Document Detail


The abdominal compartment syndrome is a morbid complication of postinjury damage control surgery.
MedLine Citation:
PMID:  11839314     Owner:  NLM     Status:  MEDLINE    
Abstract/OtherAbstract:
BACKGROUND: The abdominal compartment syndrome (ACS) is a recognized complication of damage control surgery (DCS). The purposes of this study were to (1) determine the effect of ACS on outcome after DCS, (2) identify patients at high risk for the development of ACS, and (3) determine whether ACS can be prevented by preemptive intravenous bag closure during DCS. METHODS: Patients requiring postinjury DCS at our institution from January 1996 to June 2000 were divided into groups depending on whether or not they developed ACS. ACS was defined as an intra-abdominal pressure (IAP) greater than 20 mm Hg in association with increased airway pressure or impaired renal function. RESULTS: ACS developed in 36% of the 77 patients who underwent DCS with a mean IAP prior to decompression of 26 +/- 1 mm Hg. The ACS versus non-ACS groups were not significantly different in patient demographics, Injury Severity Score, emergency department vital signs, or intensive care unit admission indices (blood pressure, temperature, base deficit, cardiac index, lactate, international normalized ratio, partial thromboplastin time, and 24-hour fluid). The initial peak airway pressure after DCS was higher in those patients who went on to develop ACS. The development of ACS after DCS was associated with increased ICU stays, days of ventilation, complications, multiorgan failure, and mortality. CONCLUSIONS: ACS after postinjury DCS worsens outcome. With the exception of early elevation in peak airway pressure, we could not identify patients at higher risk for ACS; moreover, preemptive abdominal bag closure during initial DCS did not prevent this highly morbid complication.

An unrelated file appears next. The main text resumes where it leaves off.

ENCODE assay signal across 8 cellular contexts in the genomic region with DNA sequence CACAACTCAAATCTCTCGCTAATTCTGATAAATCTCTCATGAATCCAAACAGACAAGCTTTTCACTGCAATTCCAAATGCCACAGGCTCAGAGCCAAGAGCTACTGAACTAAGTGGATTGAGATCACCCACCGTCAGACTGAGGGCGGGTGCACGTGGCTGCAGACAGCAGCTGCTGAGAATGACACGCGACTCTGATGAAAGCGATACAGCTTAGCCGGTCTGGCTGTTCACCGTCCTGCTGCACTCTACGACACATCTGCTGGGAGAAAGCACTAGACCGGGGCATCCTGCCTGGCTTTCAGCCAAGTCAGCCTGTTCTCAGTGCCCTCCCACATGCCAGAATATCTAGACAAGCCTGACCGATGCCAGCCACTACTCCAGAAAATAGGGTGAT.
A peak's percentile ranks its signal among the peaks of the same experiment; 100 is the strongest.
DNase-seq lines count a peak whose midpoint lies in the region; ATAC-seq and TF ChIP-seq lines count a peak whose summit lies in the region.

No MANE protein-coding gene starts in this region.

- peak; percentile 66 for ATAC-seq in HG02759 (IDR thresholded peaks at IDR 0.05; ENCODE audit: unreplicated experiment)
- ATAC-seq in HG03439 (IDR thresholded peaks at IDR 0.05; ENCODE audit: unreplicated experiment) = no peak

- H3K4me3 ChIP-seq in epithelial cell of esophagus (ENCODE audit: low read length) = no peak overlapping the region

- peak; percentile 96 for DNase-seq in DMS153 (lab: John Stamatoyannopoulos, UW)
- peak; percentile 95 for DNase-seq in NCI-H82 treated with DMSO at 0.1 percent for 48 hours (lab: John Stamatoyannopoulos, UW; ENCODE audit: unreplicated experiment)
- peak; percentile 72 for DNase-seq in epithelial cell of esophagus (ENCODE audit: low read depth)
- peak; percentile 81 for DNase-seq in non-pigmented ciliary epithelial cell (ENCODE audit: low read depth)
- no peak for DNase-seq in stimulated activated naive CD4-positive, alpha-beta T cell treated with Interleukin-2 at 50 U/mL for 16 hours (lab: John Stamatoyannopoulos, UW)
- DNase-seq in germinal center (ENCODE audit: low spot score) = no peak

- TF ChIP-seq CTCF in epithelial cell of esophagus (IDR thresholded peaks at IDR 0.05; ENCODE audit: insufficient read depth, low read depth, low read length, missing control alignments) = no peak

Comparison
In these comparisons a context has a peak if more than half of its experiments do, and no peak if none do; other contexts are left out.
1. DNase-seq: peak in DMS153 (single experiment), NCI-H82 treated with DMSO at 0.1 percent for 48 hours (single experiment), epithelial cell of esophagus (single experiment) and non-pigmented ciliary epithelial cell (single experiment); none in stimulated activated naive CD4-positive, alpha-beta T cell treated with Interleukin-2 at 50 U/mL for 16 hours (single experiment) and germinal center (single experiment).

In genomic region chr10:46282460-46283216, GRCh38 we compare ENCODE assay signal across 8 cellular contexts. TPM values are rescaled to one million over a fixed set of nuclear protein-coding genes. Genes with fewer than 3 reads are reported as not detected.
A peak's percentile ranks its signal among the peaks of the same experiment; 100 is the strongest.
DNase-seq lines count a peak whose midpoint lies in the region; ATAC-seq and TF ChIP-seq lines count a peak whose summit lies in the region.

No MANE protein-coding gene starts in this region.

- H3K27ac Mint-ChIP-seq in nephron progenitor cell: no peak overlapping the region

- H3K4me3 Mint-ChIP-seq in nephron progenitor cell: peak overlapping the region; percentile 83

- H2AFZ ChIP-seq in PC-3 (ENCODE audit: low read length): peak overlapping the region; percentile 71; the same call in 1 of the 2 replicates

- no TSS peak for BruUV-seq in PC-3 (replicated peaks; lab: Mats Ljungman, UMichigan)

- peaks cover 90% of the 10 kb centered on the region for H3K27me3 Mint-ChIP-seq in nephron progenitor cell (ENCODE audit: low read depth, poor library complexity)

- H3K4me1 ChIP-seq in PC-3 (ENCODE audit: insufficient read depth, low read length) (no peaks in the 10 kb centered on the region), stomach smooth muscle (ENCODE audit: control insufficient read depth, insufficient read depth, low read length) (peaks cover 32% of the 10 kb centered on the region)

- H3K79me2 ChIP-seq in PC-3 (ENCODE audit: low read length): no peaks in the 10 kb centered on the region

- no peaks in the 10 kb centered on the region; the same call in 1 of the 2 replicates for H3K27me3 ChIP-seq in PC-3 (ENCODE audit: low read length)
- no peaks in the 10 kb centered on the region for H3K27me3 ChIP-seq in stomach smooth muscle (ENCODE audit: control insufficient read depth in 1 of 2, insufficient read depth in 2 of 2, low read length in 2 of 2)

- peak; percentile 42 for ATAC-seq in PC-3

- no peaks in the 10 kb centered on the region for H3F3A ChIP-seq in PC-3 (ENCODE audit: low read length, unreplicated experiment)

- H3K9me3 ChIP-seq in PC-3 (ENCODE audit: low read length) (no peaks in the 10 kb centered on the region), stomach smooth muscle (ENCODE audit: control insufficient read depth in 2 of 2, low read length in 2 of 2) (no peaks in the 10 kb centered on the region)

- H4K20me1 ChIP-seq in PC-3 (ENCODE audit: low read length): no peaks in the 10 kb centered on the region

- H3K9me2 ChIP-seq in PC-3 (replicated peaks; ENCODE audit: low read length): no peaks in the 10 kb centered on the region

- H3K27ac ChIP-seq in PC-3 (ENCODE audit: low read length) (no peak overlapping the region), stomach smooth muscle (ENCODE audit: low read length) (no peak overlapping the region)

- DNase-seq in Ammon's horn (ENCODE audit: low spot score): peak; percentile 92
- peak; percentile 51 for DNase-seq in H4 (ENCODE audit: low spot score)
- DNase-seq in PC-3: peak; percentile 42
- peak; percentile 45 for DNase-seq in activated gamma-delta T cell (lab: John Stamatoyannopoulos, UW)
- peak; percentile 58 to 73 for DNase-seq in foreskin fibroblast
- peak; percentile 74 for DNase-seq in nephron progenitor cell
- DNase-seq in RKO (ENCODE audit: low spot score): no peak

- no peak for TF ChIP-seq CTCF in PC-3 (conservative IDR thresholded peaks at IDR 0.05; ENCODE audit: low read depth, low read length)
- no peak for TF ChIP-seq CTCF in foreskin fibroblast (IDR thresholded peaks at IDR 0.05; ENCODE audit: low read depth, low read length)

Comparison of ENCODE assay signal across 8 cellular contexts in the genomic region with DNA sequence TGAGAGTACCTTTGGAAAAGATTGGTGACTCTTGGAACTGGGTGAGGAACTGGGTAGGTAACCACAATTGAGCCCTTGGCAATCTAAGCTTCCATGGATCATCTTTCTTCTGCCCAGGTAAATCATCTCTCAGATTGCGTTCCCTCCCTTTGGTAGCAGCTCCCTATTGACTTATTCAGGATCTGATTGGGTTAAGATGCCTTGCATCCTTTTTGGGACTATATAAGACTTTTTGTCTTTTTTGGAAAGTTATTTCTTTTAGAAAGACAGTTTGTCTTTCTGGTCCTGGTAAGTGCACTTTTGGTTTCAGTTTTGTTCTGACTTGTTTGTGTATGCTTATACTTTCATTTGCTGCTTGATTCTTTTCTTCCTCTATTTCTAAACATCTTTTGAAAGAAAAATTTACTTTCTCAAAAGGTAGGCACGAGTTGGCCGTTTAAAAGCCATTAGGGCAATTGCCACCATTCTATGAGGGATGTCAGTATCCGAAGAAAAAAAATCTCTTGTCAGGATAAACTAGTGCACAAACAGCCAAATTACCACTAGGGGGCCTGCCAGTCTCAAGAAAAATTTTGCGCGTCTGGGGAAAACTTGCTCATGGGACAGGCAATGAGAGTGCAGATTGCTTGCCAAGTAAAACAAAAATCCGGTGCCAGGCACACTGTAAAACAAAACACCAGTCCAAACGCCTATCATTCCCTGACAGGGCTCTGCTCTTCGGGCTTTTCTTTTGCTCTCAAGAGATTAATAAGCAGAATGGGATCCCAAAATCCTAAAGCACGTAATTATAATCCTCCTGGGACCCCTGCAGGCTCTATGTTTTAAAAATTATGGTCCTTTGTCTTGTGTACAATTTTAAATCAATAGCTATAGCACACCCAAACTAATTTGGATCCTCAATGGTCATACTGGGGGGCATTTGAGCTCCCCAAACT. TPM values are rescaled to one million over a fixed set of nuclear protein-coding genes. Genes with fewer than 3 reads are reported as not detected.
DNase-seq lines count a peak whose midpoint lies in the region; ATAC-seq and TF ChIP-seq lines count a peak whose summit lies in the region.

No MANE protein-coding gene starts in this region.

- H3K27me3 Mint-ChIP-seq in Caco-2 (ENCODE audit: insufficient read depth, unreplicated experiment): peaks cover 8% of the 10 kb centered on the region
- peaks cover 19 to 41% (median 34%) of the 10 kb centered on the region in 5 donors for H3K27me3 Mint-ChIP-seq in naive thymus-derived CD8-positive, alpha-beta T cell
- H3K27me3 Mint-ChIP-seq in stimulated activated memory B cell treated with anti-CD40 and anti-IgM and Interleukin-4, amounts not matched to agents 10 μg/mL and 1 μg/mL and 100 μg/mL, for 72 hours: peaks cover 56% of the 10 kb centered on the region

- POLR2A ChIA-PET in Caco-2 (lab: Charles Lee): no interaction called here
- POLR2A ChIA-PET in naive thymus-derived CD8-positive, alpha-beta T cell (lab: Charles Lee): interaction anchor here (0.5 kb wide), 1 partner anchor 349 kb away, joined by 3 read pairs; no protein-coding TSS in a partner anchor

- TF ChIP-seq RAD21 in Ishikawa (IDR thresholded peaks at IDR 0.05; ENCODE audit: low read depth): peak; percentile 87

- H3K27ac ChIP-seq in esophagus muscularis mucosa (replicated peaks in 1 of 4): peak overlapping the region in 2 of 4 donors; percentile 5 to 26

Authors:
C D Raeburn; E E Moore; W L Biffl; J L Johnson; D R Meldrum; P J Offner; R J Franciose; J M Burch
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Publication Detail:
Type:  Journal Article; Research Support, U.S. Gov't, P.H.S.    
Journal Detail:
Title:  American journal of surgery     Volume:  182     ISSN:  0002-9610     ISO Abbreviation:  Am. J. Surg.     Publication Date:  2001 Dec 
Date Detail:
Created Date:  2002-02-12     Completed Date:  2002-03-21     Revised Date:  2007-11-14    
Medline Journal Info:
Nlm Unique ID:  0370473     Medline TA:  Am J Surg     Country:  United States    
Other Details:
Languages:  eng     Pagination:  542-6     Citation Subset:  AIM; IM    
Affiliation:
Department of Surgery, Denver Health Medical Center and University of Colorado Health Sciences Center, 777 Bannock, Unit 1, Denver, CO 80204, USA.
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MeSH Terms
Descriptor/Qualifier:
Abdomen / blood supply*
Adolescent
Adult
Aged
Compartment Syndromes / etiology*,  physiopathology
Emergencies
Female
Humans
Male
Middle Aged
Multiple Trauma / surgery*
Postoperative Complications
Pressure
Grant Support
ID/Acronym/Agency:
P50 GM049222-09/GM/NIGMS NIH HHS; T32 GM08315-10/GM/NIGMS NIH HHS
Comments/Corrections
Comment In:
Am J Surg. 2002 Dec;184(6):658; author reply 658-60   [PMID:  12488208 ]

From MEDLINE®/PubMed®, a database of the U.S. National Library of Medicine


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